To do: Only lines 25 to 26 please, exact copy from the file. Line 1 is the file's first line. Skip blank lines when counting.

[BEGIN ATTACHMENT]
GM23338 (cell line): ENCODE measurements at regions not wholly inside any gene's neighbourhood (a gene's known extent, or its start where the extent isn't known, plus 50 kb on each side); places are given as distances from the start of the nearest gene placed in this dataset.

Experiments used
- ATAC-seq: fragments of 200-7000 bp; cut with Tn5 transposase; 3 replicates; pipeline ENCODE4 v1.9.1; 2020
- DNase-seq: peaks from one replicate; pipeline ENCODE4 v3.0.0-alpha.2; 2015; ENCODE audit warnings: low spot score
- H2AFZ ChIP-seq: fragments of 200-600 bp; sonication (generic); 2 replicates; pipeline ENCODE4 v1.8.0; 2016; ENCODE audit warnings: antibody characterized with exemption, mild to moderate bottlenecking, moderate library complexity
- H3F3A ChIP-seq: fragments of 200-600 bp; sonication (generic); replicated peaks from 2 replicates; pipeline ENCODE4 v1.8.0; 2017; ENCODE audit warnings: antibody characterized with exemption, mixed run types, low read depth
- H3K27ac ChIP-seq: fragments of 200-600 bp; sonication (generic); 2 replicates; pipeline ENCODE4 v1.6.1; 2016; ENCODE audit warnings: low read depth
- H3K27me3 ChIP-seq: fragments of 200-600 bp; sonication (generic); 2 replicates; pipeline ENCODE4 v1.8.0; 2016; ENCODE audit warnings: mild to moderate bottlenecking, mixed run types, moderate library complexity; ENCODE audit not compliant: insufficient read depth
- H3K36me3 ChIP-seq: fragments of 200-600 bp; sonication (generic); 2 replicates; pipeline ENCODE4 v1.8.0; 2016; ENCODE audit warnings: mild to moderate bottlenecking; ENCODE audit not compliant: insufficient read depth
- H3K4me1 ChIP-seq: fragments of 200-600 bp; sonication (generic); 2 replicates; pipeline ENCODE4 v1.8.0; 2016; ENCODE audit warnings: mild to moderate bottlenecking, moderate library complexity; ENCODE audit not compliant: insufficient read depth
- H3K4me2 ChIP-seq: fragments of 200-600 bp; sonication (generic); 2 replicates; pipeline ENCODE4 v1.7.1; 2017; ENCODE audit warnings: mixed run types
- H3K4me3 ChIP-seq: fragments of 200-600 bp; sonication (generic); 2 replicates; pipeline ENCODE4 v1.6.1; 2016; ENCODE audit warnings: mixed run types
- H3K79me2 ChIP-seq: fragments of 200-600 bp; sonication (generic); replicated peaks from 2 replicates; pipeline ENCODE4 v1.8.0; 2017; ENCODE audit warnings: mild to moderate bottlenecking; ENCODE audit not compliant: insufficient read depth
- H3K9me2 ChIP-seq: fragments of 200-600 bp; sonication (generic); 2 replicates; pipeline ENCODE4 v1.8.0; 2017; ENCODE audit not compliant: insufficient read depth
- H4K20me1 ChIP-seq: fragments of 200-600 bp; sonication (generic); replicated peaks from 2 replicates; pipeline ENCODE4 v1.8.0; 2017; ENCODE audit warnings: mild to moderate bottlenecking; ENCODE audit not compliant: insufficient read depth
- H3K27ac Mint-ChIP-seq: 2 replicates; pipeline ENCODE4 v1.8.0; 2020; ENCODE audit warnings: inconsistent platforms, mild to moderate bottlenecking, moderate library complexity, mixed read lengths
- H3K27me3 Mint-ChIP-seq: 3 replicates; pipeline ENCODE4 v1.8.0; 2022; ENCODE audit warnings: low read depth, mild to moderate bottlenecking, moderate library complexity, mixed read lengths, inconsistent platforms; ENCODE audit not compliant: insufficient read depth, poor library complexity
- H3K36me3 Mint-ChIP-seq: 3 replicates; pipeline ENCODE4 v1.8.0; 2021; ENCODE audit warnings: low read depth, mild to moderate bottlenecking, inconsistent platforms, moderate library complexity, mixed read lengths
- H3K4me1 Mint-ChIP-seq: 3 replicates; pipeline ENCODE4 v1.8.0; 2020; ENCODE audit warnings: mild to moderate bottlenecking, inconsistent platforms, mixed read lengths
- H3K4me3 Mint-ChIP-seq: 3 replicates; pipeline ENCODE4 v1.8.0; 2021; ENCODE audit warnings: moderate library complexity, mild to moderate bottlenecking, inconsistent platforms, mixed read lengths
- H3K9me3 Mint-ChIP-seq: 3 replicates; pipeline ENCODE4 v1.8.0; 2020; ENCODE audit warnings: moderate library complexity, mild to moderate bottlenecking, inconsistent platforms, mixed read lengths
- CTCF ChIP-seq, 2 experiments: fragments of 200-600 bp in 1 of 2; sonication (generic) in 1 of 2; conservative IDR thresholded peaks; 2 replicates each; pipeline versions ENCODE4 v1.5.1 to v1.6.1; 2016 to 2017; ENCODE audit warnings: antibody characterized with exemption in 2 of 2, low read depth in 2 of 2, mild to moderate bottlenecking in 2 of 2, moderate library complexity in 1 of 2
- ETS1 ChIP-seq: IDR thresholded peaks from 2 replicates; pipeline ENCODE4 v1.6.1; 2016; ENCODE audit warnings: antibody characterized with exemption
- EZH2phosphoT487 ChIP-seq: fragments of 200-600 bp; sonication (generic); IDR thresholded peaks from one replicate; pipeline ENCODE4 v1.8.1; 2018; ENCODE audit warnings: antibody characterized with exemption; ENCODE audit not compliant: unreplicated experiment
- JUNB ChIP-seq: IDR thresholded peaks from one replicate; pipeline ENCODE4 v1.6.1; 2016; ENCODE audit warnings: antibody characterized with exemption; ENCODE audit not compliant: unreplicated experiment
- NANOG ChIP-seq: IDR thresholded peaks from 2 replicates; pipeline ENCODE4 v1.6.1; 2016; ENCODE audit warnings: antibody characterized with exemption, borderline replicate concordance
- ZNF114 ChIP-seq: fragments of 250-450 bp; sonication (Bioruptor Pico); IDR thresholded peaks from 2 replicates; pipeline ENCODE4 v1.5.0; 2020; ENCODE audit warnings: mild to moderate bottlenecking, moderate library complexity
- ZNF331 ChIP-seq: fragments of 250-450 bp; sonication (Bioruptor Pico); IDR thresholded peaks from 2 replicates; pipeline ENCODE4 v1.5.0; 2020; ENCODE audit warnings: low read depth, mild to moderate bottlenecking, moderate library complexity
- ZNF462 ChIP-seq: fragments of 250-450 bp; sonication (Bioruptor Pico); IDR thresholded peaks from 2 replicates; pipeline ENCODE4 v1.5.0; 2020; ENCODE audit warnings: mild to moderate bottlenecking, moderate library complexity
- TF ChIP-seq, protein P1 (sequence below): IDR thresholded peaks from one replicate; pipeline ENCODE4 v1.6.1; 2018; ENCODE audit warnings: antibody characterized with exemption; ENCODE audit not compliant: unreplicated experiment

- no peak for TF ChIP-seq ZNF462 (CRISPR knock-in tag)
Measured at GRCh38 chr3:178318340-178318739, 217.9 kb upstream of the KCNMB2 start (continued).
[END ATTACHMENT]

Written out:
- JUNB ChIP-seq: IDR thresholded peaks from one replicate; pipeline ENCODE4 v1.6.1; 2016; ENCODE audit warnings: antibody characterized with exemption; ENCODE audit not compliant: unreplicated experiment
- NANOG ChIP-seq: IDR thresholded peaks from 2 replicates; pipeline ENCODE4 v1.6.1; 2016; ENCODE audit warnings: antibody characterized with exemption, borderline replicate concordance